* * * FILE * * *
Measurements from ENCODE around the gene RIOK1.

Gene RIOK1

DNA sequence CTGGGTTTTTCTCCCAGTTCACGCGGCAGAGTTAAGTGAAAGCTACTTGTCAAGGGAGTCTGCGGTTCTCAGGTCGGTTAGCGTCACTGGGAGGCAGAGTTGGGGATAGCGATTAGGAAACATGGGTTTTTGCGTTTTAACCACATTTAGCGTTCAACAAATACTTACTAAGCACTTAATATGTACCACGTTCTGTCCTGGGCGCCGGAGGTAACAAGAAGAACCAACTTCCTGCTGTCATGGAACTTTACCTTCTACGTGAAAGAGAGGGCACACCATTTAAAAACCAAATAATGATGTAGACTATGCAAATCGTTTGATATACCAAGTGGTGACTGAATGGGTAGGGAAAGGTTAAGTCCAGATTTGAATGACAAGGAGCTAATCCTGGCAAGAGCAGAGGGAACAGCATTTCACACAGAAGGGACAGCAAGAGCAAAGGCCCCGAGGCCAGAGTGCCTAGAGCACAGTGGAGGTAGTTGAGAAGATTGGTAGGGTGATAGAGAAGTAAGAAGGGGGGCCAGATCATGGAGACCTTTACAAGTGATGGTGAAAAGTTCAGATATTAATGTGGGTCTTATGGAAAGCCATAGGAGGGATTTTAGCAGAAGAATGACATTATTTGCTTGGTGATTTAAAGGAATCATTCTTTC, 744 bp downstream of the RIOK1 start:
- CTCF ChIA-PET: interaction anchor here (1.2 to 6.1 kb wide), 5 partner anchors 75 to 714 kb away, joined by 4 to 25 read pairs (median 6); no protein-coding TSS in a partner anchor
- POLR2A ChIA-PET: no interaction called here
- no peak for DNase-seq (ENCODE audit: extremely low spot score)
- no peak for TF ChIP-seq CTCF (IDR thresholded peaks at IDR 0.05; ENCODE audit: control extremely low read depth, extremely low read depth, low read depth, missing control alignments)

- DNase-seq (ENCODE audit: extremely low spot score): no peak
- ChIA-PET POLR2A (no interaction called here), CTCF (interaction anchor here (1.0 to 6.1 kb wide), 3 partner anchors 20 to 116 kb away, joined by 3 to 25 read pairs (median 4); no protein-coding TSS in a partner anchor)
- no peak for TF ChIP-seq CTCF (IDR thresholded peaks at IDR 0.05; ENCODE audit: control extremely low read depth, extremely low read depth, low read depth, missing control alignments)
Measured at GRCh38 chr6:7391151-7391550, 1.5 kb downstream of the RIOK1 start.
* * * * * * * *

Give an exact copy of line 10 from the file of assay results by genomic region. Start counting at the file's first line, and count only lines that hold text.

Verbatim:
- no peak for TF ChIP-seq CTCF (IDR thresholded peaks at IDR 0.05; ENCODE audit: control extremely low read depth, extremely low read depth, low read depth, missing control alignments)